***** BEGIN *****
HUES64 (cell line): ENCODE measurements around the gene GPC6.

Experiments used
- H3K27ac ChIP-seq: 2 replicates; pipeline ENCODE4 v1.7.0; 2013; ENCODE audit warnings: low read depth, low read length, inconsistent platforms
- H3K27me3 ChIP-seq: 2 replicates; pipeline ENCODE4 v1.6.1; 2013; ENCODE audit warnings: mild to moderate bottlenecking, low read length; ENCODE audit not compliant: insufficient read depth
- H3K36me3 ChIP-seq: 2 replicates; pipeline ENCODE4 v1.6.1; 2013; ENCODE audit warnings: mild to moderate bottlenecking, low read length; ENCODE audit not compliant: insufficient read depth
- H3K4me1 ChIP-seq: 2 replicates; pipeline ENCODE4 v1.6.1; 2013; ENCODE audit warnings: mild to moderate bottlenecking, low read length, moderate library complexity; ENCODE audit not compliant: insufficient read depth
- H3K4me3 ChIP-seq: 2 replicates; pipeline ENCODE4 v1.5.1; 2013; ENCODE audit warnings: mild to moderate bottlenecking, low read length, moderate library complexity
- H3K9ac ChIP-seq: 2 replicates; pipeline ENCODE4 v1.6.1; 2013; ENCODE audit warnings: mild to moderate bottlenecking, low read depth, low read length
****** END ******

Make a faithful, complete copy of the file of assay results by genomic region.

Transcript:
HUES64 (cell line): ENCODE measurements around the gene GPC6.

Experiments used
- H3K27ac ChIP-seq: 2 replicates; pipeline ENCODE4 v1.7.0; 2013; ENCODE audit warnings: low read depth, low read length, inconsistent platforms
- H3K27me3 ChIP-seq: 2 replicates; pipeline ENCODE4 v1.6.1; 2013; ENCODE audit warnings: mild to moderate bottlenecking, low read length; ENCODE audit not compliant: insufficient read depth
- H3K36me3 ChIP-seq: 2 replicates; pipeline ENCODE4 v1.6.1; 2013; ENCODE audit warnings: mild to moderate bottlenecking, low read length; ENCODE audit not compliant: insufficient read depth
- H3K4me1 ChIP-seq: 2 replicates; pipeline ENCODE4 v1.6.1; 2013; ENCODE audit warnings: mild to moderate bottlenecking, low read length, moderate library complexity; ENCODE audit not compliant: insufficient read depth
- H3K4me3 ChIP-seq: 2 replicates; pipeline ENCODE4 v1.5.1; 2013; ENCODE audit warnings: mild to moderate bottlenecking, low read length, moderate library complexity
- H3K9ac ChIP-seq: 2 replicates; pipeline ENCODE4 v1.6.1; 2013; ENCODE audit warnings: mild to moderate bottlenecking, low read depth, low read length